Although we can't see the eyasses yet, frequent trips off the nest by the female, flies, what look like feedings and the male bringing in food, make it clear the nest has hatched. Nice to see a young couple with a new nest be successful. Between this nest, the Grant's Tomb nest and the Peregrine Falcons on Riverside Church this should be a fun area to watch. And St. John the Divine is also a short walk away!
NYC hawk watchers will be looking at nests for signs of hatching over the next few weeks. Calculating hatches can be complicated. While egg take 28-25 days to incubate
- females may begin to sit on nests a few days before they lay their eggs
- egg are laid 36-48 hours apart and incubation may not fully begin until the last egg is laid
- an egg takes about a day to hatch as the chick pips out of the egg and feeding usually doesn't begin right after hatching
Since we can rarely look into a nest, we'll be looking for signs of a hatch such as a hawk slice from an eyass (pooping chick), a victory flight lap by the parents or lots of food being brought to the nest by the male and a first feeding. It takes a few extra days from when we see a feeding until we can see fuzzy heads too.
We might see a hatch by next weekend and certainly within two weeks. It's a great time watch a nest and a sure sign that spring has arrived.
With better weather, I got to see a nest exchange and both hawks of the 96th Street pair today. Both hawks look great. It was the first time I got a good look at the male.
I look forward to learning about this pair over the next few months. It should be a fun summer in Central Park.
Please visit Laura Goggin's website, www.gogginphotography.com for sad news about a hawk's death in Chinatown. She has documented a terribly tragic event in an increadibly touching and respectful way.
I was in L.A. for Easter but made a side trip to whale watch around the Channel Islands on Good Friday. Lots of great wildlife, including Brown Boobies, Spotted Harbor Seals, Sea Lions, Dolphins, Brown Pelicans, Fin and Gray Whales.
I made a brief visit to Washington Square Park, and didn't find the resident Red-tailed Hawks, although there nest looks newly refurbished. I did find another raptor in the park however, a Merlin.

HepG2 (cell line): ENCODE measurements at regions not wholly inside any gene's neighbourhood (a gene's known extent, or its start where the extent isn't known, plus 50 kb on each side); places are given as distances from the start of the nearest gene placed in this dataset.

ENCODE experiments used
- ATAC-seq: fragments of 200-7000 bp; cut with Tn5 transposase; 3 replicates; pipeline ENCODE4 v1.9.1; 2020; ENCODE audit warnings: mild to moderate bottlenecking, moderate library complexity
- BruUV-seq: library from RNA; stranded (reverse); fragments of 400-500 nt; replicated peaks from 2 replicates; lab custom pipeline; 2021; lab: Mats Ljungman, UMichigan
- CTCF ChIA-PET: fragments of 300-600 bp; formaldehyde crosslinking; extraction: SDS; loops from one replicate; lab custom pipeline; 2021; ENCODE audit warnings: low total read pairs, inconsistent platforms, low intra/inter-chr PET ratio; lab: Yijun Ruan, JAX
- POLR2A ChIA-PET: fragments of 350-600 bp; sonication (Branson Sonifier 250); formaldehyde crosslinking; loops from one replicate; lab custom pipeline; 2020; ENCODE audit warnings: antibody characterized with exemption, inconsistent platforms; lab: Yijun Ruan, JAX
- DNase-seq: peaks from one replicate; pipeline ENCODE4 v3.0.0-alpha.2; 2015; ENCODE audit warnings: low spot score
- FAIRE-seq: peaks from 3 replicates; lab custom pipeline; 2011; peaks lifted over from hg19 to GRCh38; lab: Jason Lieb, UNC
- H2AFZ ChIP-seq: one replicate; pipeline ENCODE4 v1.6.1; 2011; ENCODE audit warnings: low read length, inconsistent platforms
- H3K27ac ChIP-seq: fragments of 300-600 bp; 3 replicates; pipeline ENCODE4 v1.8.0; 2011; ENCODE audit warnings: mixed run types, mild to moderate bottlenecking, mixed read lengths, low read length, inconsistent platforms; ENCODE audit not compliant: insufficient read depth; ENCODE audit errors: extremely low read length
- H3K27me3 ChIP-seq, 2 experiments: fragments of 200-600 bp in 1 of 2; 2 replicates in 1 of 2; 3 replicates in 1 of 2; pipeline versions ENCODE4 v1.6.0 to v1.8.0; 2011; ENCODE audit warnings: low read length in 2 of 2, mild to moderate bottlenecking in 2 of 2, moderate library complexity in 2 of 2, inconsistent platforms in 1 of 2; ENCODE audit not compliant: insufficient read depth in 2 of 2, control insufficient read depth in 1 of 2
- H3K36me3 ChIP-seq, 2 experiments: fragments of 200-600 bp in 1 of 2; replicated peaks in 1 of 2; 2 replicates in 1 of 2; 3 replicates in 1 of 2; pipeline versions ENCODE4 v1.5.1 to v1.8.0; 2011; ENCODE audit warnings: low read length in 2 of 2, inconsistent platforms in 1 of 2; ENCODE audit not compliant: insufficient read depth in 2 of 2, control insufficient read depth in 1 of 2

I visited the park on Sunday expecting the activity I had seen before I left, but instead saw two relaxed hawks one at 1st Avenue and 4th and the other at Avenue A and 3rd. Maybe it's some relaxing before egg laying?
I've been in Panama and Costa Rica on vacation this last week. I had a great time and got to see lots of great animals including a one in a lifetime view of a Puma.
On the last day of the trip, we saw a few Three-toed Sloths.
I spent Christmas week in the Everglades. It has been unusually wet, so the birding was limited. However, I did get to see some great birds, including this Red-shouldered Hawk, Great Egret and Barred Owl.
It was sixty degrees in Central Park today. The Great Horned Owl continued to be present and an Accipiter, either a Cooper's or Sharp-shinned Hawk was seen nearby.
After the fly out of the Owl, it cleaned its talons and then broke off a branch and chewed on it. This has happened on previous nights. I've looked for any mention of this behavior on the internet and haven't found anything that gives a clue about the reason for this interesting behavior.
WINORR has been critical to the comeback of Red-tailed Hawks in New York City. Not only do they provide much needed rehabilitation resources, they act as consultants to the Parks Department and participate in educational programs thought the city.
It would be great if the Hawk Watching community could help Cathy quickly get to her modest goal of raising $5,000.
I made another attempt to see the Painted Bunting in Prospect Park today and had much better views than this weekend. What a fantastic bird.
Prospect Park in Brooklyn had two birds that I had never seen before, a Painted Bunting and a Black-headed Gull. The Painted Bunting has been in the park for a week and has become a celebrity. Unfortunately, it was very difficult to photograph. I only got some poor back photographs, that didn't capture the wonderful bright colors of the bird. Luckily, I did better with the Black-headed Gull. It was very cooperative!
While I'm not thrilled that summer is coming to an end, it does mean we have lots of Jewelweed flowers and Hummingbirds in Central Park!
I went to Governors Island for the afternoon, and did the typical tourist stuff. But I did get some great view of an American Kestrel. The ferry to the island is only $2 and runs through the last weekend in September.
On a very hot evening, I looked for the sick fledgling in Central Park without success. But I did have some fun watching two raccoons play at dusk.
The Osprey nest in Darien, CT no longer has two little ones, but two large fledglings flying on and off the nest. They're doing great and it was fun to watch then for an afternoon. Highlights included a number of "food fights" over fish the father brought, and watching the mother go wading and then bathing in the ocean.
The birds with rows of small dots on the wings and yellow on the back of their necks are the fledglings, and the mother has markings on her upper breast, which are much fainter on the male.